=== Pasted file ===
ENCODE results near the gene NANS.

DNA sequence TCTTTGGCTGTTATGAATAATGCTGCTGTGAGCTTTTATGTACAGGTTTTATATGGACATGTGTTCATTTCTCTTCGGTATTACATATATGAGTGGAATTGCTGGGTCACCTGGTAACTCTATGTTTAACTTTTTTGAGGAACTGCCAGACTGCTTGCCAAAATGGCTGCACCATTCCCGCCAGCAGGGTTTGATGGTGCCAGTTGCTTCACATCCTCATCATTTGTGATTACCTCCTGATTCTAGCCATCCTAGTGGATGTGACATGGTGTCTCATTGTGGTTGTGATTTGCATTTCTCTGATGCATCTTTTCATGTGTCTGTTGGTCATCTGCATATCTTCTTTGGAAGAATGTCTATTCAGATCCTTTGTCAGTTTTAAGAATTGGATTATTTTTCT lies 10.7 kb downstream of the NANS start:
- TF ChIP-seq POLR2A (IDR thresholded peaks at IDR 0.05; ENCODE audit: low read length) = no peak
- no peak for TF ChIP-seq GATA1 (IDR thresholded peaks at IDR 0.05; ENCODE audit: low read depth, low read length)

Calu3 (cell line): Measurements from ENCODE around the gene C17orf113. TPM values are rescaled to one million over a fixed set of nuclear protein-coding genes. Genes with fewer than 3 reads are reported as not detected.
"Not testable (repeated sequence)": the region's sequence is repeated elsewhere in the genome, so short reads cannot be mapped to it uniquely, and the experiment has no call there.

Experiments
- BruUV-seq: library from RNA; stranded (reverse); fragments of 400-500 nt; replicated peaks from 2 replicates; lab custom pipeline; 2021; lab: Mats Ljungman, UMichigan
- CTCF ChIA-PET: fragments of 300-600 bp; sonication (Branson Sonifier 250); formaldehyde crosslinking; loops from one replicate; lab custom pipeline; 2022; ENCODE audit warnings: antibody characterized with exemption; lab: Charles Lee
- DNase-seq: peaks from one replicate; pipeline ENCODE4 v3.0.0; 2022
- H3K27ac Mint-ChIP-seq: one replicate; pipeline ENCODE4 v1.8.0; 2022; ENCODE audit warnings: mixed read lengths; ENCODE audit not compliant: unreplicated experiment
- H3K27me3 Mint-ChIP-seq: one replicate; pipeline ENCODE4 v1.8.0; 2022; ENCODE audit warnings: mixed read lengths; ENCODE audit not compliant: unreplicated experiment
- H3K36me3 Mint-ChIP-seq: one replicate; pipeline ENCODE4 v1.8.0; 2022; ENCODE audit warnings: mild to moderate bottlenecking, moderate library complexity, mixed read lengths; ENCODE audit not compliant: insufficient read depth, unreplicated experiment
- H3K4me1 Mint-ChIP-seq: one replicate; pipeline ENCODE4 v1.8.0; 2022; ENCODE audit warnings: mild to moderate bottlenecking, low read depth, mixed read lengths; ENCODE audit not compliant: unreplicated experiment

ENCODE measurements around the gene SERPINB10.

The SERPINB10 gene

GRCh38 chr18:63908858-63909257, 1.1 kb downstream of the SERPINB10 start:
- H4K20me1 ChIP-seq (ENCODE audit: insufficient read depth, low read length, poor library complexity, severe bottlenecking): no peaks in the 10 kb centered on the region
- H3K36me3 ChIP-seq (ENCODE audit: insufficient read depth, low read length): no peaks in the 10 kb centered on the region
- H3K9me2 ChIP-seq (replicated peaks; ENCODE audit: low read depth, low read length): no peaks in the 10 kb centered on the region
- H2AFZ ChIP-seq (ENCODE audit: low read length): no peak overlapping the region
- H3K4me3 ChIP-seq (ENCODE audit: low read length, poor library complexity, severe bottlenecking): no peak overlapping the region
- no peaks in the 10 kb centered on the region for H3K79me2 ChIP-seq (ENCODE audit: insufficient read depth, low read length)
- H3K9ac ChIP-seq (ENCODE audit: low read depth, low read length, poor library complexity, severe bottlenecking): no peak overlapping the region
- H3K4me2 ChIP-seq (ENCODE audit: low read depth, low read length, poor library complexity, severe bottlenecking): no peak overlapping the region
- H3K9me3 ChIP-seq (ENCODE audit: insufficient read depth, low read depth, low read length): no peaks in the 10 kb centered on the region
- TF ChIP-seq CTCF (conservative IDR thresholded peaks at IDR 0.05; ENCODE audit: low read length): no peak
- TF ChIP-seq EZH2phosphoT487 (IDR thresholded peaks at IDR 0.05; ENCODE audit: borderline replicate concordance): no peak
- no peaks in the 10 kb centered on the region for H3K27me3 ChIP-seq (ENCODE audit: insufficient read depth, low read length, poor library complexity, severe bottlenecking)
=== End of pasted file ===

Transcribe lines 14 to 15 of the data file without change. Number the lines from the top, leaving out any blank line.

- H3K4me1 Mint-ChIP-seq: one replicate; pipeline ENCODE4 v1.8.0; 2022; ENCODE audit warnings: mild to moderate bottlenecking, low read depth, mixed read lengths; ENCODE audit not compliant: unreplicated experiment

ENCODE measurements around the gene SERPINB10.